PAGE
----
I read “Shattered’s” e-mail about a chronically ill mother and a father who has a sweetie. I’d like to add something for shattered from the mother/wife’s viewpoint . . . I’m married, my liver is going fast, and I’m not a candidate for a transplant, which is my only option to stay alive. My husband is devastated by this, and there’s nothing I can do about that except try to stay in good spirits for him. It’s so painful to see him in such emotional pain over me. I’ve been unable to be a wife to him in all terms of the word. IF he had someone on the side, I wouldn’t want to know. He’s a man, he has needs, and he’s hurting over me. If someone can give him the comfort and the strength he needs to come home and deal with my illness, I’d tell her thank you for caring for him. He loves me but needs more than I can give him now. “Shattered” needs to let this be between the parents and stay out of it. Chances are she knows something is going on with her husband, and might feel like I do. There’s no need to cause her pain by letting her know “Shattered” knows. Let her have what peace she can get out of the time she has left, and that means NOT telling her personal issues about her husband. HE is hurting over “Shattered’s” mother as much as “shattered” is, and SHE is hurting over the fact that she’ll be leaving her family at some point. “Shattered” needs to be an adult about this, instead of crying like a hurt child to his mother over his father’s personal life. Does “Shattered” really feel so vindictive that he or she would willingly cause his/her parents even more pain than they’re already dealing with? I hope you will print this in order to give “Shattered’ a viewpoint from a woman who is in his mother’s shoes as far as illness. I hope it will help him or her deal with what’s obviously a painful issue. — Anonymous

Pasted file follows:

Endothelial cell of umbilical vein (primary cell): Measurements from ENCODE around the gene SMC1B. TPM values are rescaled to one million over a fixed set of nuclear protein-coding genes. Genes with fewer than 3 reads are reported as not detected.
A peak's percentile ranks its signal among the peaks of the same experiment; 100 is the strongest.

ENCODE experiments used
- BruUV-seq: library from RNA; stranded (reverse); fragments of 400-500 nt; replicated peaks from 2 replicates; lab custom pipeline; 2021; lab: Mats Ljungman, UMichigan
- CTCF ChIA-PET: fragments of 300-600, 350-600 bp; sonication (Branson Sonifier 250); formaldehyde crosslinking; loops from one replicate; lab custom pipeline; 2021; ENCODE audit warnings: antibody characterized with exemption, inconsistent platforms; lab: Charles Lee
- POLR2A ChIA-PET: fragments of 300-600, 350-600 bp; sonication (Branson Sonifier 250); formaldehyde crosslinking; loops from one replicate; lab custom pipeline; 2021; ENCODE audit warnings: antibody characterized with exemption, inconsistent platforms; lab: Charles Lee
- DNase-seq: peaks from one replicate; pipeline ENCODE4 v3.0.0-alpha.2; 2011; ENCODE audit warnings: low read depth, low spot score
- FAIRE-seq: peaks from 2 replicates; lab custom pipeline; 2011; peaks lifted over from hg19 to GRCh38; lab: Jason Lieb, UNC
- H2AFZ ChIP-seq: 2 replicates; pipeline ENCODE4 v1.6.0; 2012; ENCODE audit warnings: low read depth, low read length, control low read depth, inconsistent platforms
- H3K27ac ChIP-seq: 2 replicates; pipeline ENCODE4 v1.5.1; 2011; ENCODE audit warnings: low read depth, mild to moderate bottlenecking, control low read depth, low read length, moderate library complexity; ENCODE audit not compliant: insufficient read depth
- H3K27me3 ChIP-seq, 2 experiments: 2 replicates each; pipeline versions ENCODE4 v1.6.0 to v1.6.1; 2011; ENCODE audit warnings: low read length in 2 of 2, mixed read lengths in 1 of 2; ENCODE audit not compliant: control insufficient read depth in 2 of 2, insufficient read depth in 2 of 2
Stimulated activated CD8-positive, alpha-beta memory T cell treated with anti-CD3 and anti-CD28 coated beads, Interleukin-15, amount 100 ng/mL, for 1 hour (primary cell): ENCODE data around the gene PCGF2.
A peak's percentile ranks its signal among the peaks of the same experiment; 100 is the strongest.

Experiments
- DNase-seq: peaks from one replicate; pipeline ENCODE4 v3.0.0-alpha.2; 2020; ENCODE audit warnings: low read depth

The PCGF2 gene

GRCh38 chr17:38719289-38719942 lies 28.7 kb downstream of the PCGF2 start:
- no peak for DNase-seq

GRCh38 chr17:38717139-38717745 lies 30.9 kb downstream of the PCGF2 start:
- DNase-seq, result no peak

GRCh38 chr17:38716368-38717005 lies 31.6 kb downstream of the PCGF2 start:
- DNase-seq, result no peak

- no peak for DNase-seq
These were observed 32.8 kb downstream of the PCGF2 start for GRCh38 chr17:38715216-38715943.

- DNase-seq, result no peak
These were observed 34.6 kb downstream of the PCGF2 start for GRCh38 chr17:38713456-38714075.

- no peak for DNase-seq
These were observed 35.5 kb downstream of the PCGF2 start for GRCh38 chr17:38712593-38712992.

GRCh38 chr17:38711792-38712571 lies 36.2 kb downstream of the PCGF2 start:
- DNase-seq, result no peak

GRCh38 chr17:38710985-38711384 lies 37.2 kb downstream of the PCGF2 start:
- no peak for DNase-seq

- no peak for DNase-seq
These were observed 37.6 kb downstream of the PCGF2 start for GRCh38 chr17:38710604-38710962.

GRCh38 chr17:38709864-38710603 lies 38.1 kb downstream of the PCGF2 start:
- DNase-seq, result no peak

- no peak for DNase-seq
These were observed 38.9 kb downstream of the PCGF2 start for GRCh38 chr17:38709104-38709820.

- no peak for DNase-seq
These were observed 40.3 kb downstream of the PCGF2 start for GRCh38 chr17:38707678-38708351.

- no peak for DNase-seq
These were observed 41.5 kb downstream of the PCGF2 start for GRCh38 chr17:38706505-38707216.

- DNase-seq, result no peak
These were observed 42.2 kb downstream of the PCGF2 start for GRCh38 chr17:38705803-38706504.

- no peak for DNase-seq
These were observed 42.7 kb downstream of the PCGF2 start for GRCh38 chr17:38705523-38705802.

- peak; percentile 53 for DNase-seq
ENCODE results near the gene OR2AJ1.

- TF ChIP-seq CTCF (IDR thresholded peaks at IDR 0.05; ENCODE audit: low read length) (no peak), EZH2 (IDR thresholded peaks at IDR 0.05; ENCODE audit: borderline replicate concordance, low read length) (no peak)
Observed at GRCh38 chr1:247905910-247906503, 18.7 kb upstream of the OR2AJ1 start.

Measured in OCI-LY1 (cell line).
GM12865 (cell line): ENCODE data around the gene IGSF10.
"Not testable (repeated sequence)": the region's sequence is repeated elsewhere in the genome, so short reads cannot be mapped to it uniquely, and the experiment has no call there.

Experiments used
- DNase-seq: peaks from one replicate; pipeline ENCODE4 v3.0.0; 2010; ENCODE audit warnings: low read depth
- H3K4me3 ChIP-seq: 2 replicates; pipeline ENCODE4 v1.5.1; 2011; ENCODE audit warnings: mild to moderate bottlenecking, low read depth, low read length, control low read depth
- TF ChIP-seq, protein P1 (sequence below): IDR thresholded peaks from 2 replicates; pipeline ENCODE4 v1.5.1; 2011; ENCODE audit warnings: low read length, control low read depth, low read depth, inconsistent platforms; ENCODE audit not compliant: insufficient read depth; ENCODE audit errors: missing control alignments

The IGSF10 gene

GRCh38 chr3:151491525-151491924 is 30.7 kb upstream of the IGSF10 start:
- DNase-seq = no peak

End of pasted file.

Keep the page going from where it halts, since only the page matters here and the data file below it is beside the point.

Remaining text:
Thank you for taking the time to write a powerful response, and sharing your feelings. I am so sorry to hear your news, and wish you all the comfort and good wishes I can to both you and your family during this time. You certainly offer advice from a compelling vantage point, and I appreciate your ability to recognize the needs of others. I agree that it may be best that “Shattered” not share what is going on with her mother as it will only cause more pain, but I think it important to recognize that “Shattered” is dealing with her own feelings of loss about her mother and betrayal by her father. She likely needs support at this time as well. I hope she gets it from other family members, friends, or even a counselor. I hope also that she is able to repair the rift with her father after her mother is gone.
I have been dating a girl for a few months, and I just cannot figure her out. One day she seems really happy with me, the next she seems really aloof and uninterested. We have never had an argument, and she has not voiced any major concerns with me or our relationship. On a few occasions she pointed out something that bugged her, and I made sure to listen to her concerns. So I just don’t understand why she runs so hot and cold. I have tried backing off a bit (thinking that maybe we were moving too fast), being affectionate (thinking that she thought maybe I wasn’t interested), and I am truly at a loss as to what to do, or where her head is at. We haven’t been dating for too long, but long enough for me to really start feeling an investment, and I want to know whether she and I are on the same page. — Confused